Weather Averages for Dubrovnik in December
Averages for Dubrovnik in December
December has the second lowest temperatures of the year in Dubrovnik, after January. Luckily, it is slightly less wet than November, so you can still walk around the streets in a heavy jacket without suffering too much cold. The city is very busy as there are a number of traditional events happening in the weeks up to Christmas.
The average daily temperature only reaches a high of around 8°C (about 47°F)and can dip to as low as 1°C (about 34°F). This means that you should take plenty of warm clothing if you are planning to visit Dubrovnik during December. As the risk of rain is also very high, some items of waterproof clothing such as rainproof macs would also come in handy.
There are also only about 9 hours of average daily sunshine over the month, with the length of day essentially constant. The longest day is December 1 with 9:17 hours of sunlight and the shortest day is December 1 with 9:03 hours.
The average rainfall is 178mm over 15 days, nearly 20mm less than November. The probability of precipitation varies from 49 to 53%, more likely occurring in the first week of December. This usually manifests as moderate rain, and occasionally as light rain and thunderstorms.
The average sea temperature is 15°C (about 59°F) so swimming in the sea is definitely not recommended.
The cloud cover over the city are usually 60%, with little variation. The sky is mostly clear about 26% of the time, partly cloudy 14% of the time, and mostly cloudy 38% of the time. The air is generally humid, from 47% (comfortable) to 85% (very humid).
Daily wind speed averages from 3 mph to 22 mph (light air to fresh breeze), or about 8 knots. Winds blow in from the east and increase as the month progresses.
The beginning of December is quite cold and overcast, with about 9 hours of sunlight, factors that remain constant over the month. Average temperatures of 10°C (50°F), highs of 14°C (57°F) and lows of 7°C (45°F). As the month progresses, temperatures drop slightly, to an average of 8°C (47°F), highs of 11°C (53°F) and lows of 6°C (43°F). This decreases further by the end of the month, to averages of 7°C (46°F), highs of 11°C (52°F) and lows of 5°C (42°F).
Things to Do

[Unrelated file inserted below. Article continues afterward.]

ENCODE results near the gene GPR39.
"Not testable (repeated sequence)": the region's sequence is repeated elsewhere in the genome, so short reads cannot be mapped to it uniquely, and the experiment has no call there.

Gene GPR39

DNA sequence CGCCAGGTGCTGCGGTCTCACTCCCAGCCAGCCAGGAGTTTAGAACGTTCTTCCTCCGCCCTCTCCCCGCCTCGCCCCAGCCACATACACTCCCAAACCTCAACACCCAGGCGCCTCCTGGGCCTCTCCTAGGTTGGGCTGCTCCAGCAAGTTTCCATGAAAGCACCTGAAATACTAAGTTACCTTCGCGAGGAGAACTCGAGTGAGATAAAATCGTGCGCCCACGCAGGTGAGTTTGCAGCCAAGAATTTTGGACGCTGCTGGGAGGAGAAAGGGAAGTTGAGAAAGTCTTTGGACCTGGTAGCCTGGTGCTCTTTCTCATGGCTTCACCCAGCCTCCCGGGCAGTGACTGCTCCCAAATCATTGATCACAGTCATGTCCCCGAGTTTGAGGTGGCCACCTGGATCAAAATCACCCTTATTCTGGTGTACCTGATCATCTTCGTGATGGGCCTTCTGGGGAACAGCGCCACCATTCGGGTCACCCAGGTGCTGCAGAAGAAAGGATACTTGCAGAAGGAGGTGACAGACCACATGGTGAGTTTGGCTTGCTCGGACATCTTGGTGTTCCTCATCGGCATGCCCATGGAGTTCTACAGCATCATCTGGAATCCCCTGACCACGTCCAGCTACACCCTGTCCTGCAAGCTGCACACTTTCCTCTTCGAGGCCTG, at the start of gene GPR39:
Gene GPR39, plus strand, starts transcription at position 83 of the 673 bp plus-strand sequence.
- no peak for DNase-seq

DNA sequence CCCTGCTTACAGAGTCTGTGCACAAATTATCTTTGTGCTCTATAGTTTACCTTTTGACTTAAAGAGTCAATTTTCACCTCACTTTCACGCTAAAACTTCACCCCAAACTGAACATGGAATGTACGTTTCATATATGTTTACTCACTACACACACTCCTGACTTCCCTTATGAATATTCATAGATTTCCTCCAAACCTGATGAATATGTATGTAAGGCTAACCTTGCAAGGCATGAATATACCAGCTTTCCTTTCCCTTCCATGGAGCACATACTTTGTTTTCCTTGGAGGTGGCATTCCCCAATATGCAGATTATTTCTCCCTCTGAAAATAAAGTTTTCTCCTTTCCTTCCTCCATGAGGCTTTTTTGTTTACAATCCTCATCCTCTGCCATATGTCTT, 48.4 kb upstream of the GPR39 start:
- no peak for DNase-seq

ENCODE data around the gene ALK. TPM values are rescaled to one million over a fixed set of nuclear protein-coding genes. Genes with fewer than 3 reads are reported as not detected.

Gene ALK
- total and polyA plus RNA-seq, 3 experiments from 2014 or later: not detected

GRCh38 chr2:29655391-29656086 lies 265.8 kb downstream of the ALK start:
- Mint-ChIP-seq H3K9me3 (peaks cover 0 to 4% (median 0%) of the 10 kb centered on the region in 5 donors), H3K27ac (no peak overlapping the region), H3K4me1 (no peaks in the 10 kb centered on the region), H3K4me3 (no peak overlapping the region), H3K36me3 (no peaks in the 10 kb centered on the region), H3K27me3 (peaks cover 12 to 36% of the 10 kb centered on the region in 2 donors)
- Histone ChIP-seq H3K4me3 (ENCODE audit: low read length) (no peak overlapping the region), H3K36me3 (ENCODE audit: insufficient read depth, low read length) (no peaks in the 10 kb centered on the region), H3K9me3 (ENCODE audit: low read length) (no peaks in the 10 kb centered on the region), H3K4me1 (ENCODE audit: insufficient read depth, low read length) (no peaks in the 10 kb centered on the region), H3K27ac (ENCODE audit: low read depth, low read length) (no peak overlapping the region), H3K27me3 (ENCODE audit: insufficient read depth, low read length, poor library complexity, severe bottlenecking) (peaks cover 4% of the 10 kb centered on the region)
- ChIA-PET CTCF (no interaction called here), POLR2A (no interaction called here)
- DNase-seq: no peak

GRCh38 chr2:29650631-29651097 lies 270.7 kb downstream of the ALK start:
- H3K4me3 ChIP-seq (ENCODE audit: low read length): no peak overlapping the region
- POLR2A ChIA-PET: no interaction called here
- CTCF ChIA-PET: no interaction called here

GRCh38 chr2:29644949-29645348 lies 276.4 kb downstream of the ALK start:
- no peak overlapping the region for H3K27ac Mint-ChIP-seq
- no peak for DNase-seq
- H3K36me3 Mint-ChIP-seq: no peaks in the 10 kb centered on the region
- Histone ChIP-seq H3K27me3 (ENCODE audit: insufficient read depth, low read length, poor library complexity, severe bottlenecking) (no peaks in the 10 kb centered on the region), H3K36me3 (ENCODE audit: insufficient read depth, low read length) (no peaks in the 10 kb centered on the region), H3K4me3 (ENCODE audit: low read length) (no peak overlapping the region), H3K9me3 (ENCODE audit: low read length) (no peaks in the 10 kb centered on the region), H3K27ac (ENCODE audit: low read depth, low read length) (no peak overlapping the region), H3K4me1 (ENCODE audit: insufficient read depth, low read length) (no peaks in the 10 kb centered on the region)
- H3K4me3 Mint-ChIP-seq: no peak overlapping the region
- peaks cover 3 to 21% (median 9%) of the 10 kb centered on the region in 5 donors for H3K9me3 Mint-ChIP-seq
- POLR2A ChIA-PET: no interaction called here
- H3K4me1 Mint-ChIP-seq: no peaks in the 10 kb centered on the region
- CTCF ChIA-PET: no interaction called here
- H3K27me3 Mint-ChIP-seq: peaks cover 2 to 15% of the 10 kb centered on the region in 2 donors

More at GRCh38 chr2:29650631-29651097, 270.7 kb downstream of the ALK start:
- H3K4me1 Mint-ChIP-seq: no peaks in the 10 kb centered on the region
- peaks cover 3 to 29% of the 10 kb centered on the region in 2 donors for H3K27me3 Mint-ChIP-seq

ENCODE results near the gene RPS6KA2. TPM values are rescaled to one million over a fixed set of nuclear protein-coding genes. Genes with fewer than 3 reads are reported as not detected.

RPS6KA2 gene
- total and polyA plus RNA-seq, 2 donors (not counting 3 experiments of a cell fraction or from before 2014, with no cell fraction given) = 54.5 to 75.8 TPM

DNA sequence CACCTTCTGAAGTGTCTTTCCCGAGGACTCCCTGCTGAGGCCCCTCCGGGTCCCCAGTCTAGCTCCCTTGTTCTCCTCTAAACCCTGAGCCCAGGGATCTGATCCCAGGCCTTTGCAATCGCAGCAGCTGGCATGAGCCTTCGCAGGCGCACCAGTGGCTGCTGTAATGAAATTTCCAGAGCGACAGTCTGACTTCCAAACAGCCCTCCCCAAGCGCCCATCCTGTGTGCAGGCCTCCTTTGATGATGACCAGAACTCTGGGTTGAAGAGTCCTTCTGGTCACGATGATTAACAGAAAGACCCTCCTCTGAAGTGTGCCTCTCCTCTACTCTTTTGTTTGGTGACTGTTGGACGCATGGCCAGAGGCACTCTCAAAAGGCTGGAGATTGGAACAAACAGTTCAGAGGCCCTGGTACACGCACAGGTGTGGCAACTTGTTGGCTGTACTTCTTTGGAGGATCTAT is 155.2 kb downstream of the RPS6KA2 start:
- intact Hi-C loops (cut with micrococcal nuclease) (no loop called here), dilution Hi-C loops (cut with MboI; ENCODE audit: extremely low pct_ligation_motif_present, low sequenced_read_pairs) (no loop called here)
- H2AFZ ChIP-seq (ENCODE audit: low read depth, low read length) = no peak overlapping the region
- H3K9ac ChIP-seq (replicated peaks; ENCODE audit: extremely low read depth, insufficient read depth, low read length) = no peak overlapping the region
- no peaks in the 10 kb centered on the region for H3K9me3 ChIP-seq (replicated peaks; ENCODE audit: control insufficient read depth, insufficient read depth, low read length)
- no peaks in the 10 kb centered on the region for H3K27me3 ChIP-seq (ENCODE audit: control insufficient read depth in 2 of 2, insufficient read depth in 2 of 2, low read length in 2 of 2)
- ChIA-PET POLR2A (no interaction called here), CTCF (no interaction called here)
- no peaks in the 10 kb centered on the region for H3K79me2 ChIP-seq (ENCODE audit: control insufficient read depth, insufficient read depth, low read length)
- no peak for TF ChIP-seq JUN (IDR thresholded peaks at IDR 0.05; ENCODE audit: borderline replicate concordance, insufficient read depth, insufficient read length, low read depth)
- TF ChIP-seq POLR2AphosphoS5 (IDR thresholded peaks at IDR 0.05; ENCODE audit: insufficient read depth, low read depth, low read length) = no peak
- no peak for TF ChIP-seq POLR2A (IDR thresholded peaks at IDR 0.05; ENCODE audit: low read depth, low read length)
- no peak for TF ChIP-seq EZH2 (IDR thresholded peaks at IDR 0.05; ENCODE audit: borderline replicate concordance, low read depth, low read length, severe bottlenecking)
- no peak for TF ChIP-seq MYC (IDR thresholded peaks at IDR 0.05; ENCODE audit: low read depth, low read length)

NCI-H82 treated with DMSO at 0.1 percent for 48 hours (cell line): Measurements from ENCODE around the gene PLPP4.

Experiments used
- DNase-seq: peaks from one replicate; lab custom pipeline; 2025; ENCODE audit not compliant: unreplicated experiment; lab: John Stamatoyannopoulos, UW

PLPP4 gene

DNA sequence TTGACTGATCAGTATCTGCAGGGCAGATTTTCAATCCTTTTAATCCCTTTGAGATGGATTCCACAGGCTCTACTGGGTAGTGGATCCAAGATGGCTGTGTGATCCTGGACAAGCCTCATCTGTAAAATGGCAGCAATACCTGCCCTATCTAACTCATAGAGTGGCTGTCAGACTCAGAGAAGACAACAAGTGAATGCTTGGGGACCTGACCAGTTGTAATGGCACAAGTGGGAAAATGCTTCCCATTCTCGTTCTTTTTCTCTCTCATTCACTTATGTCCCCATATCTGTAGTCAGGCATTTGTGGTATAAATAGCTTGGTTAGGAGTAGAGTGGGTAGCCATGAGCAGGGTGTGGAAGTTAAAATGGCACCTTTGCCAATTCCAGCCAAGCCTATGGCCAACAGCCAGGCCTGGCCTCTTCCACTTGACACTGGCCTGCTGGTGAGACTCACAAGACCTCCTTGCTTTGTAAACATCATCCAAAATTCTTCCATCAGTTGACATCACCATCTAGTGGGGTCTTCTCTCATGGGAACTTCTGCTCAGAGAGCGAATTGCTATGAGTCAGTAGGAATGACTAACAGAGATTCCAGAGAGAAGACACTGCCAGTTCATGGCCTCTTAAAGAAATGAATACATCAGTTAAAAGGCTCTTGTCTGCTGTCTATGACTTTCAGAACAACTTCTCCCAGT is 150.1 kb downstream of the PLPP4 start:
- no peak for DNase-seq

Though the off-season in Dubrovnik, wintertime in the city is full of festivities. The feast of Saint Nicholas on 6th December is a special holiday, when children’s stockings fill up with presents. It’s also a time for memorial, as this date is the day the city successfully defended itself against a strong Serbian attack in 1991.
In December, the city cosies up with hot coffees, traditional sweets and carols.
Head to the bakery and sample homemade sour orange marmalade pancakes and candied orange peel. Chefs serve delicious cookies, mulled wine, candied nuts, doughnuts and other delicacies. The streets are strung up with Christmas lights, and shops put on display their winter wares: handicrafts, candles, glassware, embroidery and porcelain. Be sure to stop by the Christmas Fair at Sponza Palace, where the market is all hustle and bustle with winter goodies and decorations.
New Years Eve the city turns on with major festivities, spectacular live music, open air theatre, and spectacular fireworks over the harbour. Pair relatively mild temperatures with delicious wine and rakija with live Croatian music until the break of dawn.
Escape the winter chill by diving into one of the city’s many theatres or museums. Star of them all is Marin Drzic Theatre, a repertory theatre built in 1865 that hosts a permanent company. Though most active during the summertime, the productions are year-round and are based mostly on the city’s literary heritage. There is also the Freedom Cinema, which hosts international and local releases with subtitles in a 300-seat auditorium. The Maritime Museum is also worth admission for its extensive exhibit on the nautical history of the city, located in the renovated fortress of Sv. Ivan.
Rent a taxi to the nearby Pomena Bay. Even on an overcast day, views of the harbour are likely to be worth it. This small port hosts small boats and charming yachts and is lined with many cafes.
Brave the rain, put on your best raincoat and head for the thick of it! Watch the stormy waves from the city walls, or climb one of the town’s picturesque medieval towers. Porporela pier on the Lapad Peninsula in particular makes for a great base to watch the wind and wet. Don’t forget to cap off your afternoon with a hot coffee at one of the nearby cafés!